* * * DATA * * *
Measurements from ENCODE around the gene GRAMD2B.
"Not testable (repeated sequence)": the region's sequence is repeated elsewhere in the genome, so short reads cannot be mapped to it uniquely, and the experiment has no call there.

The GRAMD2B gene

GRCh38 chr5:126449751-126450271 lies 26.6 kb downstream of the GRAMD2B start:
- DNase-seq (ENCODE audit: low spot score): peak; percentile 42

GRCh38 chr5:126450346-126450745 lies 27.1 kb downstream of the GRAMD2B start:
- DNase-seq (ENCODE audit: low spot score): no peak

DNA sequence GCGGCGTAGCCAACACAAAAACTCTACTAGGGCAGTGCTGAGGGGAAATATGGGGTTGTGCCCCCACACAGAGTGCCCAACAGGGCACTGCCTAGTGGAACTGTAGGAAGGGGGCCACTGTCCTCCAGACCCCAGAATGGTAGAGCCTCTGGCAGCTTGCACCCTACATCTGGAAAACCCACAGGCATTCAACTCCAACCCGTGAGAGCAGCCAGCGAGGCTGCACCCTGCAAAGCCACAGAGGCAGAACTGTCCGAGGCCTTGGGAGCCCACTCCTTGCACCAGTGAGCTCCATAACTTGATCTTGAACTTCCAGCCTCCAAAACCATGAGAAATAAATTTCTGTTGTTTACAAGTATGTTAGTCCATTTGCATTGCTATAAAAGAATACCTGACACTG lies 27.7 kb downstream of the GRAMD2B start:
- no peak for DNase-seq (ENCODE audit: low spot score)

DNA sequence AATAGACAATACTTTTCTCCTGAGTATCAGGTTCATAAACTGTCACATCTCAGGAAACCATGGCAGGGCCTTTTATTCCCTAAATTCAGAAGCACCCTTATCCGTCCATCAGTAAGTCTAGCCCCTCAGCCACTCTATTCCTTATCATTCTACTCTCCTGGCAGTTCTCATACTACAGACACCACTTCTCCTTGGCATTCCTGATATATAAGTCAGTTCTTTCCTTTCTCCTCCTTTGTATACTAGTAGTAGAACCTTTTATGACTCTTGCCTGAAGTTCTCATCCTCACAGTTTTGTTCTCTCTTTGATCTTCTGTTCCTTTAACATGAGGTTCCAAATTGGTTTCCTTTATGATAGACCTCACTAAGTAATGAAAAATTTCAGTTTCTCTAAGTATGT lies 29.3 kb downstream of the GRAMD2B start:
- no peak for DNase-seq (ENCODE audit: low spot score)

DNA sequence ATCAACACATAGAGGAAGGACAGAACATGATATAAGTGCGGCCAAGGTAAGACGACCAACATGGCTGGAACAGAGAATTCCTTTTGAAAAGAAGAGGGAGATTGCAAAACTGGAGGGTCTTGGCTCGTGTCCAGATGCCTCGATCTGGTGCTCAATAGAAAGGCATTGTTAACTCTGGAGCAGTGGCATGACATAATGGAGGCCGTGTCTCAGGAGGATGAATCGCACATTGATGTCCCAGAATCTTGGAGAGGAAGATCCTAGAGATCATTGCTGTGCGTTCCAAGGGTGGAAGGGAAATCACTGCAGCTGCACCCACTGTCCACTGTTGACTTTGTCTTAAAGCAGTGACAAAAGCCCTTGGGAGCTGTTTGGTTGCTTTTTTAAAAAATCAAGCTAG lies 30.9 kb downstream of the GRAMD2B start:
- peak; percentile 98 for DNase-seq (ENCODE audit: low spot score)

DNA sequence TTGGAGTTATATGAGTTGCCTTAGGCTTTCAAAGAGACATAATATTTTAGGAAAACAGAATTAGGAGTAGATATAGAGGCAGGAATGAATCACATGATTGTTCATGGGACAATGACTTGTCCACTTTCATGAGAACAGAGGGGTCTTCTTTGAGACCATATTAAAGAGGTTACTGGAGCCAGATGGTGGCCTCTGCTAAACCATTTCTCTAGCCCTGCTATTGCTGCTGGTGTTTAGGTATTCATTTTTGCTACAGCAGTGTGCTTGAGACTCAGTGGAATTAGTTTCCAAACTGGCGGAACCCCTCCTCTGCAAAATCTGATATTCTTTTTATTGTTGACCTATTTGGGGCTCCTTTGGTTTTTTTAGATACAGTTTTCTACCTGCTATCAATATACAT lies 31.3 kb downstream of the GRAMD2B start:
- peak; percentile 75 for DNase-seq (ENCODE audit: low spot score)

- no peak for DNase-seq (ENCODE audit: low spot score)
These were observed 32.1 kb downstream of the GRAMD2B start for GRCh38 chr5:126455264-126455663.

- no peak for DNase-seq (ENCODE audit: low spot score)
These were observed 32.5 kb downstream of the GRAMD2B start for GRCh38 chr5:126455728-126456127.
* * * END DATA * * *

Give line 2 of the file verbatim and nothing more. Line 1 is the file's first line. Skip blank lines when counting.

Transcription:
"Not testable (repeated sequence)": the region's sequence is repeated elsewhere in the genome, so short reads cannot be mapped to it uniquely, and the experiment has no call there.